A puzzle game developed by researchers from the University of Washington may be a way for ordinary people to contribute to the fight against a new outbreak of pneumonia. The experimental protein folding game, called “Foldit,” uses the brain’s innate three-dimensional graphical matching capability, allowing players to assemble proteins freely and freely with a variety of amino acids, eventually piecing together the complete structure of the target protein.
The researchers hope to improve the algorithms used by existing protein folding software by allowing users to manipulate simple protein-like structures.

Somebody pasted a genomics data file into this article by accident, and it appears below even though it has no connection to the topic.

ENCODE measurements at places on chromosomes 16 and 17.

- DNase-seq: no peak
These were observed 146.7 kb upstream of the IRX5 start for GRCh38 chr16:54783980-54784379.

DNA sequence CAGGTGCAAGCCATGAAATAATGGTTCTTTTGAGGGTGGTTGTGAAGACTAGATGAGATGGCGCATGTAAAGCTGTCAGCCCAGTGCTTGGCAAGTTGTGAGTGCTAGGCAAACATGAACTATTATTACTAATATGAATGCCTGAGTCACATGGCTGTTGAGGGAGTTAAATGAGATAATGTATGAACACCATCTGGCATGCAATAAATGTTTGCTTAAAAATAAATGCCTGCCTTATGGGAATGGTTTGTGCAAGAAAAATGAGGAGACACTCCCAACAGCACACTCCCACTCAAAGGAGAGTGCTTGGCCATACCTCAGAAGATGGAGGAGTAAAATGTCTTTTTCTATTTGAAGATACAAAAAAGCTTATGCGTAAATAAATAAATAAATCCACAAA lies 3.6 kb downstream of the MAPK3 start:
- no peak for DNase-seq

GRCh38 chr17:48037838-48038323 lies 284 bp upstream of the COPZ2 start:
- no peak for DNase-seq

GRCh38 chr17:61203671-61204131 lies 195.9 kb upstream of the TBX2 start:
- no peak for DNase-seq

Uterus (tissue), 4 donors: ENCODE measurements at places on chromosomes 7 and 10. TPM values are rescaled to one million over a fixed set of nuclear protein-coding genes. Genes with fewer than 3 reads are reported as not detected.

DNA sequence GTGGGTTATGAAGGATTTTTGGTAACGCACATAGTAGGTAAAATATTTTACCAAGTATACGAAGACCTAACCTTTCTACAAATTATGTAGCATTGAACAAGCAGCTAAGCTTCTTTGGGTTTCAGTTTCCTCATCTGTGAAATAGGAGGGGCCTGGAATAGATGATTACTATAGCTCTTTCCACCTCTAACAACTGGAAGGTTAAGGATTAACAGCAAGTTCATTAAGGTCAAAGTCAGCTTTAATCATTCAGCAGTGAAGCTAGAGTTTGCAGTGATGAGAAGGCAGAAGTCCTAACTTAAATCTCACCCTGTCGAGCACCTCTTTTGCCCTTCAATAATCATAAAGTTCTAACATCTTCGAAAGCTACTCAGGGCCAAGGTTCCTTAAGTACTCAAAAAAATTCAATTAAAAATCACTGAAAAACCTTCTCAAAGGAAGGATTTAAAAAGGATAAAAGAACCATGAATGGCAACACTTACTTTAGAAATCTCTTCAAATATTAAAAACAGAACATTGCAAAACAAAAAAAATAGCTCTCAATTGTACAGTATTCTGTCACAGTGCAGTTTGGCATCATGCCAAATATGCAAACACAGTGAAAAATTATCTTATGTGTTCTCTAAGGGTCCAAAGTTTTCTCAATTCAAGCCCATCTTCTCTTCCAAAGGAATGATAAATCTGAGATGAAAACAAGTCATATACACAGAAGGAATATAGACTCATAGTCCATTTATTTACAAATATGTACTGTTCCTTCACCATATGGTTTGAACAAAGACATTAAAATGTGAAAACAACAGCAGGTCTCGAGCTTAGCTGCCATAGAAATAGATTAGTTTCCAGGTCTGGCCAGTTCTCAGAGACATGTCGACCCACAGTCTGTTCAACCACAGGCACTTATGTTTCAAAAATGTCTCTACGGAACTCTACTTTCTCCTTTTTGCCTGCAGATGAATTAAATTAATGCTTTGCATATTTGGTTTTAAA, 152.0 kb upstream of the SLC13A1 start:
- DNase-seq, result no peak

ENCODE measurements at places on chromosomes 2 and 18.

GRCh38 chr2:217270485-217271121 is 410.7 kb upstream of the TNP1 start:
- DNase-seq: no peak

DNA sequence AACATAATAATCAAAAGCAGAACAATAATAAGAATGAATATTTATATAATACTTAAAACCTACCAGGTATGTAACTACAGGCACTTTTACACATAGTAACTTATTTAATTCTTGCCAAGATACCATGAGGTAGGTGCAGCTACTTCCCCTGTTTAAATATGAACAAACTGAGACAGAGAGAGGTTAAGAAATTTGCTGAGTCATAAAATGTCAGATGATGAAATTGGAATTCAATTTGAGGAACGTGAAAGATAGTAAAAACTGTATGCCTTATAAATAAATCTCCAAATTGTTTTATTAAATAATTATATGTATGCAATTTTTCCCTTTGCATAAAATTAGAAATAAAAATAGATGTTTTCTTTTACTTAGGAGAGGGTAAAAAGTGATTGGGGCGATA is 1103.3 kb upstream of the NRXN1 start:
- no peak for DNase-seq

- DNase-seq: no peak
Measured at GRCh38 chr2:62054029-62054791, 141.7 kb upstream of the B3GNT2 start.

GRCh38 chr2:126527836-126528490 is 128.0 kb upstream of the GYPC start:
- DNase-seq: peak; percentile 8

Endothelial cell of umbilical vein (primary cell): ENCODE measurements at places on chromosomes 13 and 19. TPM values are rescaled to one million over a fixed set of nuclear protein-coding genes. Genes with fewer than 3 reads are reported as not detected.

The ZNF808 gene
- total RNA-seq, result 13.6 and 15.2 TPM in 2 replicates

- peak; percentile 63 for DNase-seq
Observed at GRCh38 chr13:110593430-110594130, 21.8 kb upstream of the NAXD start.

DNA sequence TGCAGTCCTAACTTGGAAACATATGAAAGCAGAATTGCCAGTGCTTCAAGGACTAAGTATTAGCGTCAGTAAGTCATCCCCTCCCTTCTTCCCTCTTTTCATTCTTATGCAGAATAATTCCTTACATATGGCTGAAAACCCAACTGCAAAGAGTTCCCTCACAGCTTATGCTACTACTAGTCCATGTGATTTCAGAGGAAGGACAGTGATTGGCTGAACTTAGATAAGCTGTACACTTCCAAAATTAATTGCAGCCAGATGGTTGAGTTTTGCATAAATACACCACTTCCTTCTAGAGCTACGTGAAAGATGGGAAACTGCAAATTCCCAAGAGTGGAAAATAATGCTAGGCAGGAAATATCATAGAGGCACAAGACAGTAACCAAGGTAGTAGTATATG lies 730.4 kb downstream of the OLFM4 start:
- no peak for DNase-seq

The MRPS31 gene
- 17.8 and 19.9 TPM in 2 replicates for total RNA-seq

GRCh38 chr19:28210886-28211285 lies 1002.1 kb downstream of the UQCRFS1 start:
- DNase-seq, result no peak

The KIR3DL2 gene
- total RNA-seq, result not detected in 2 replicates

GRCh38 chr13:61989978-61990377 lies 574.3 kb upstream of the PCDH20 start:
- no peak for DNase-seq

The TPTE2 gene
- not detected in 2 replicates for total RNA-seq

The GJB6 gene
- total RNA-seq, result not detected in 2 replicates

In response to this new coronary pneumonia virus, the researchers also launched the 1805b version of “Coronavirus Spike Protein Binder Design”.
From the operation of the game, players can manipulate the protein chain, or change into different shapes. The ultimate hope is to learn how to block the virus spike protein by trying to fold the new coronavirus. This means that once the player solves these “puzzles” will help scientists learn more about the new coronary pneumonia virus.
It’s worth noting that Foldit and its players helped scientists decode an HIV-related protein structure that is said to have troubled scientists for 15 years in 2011.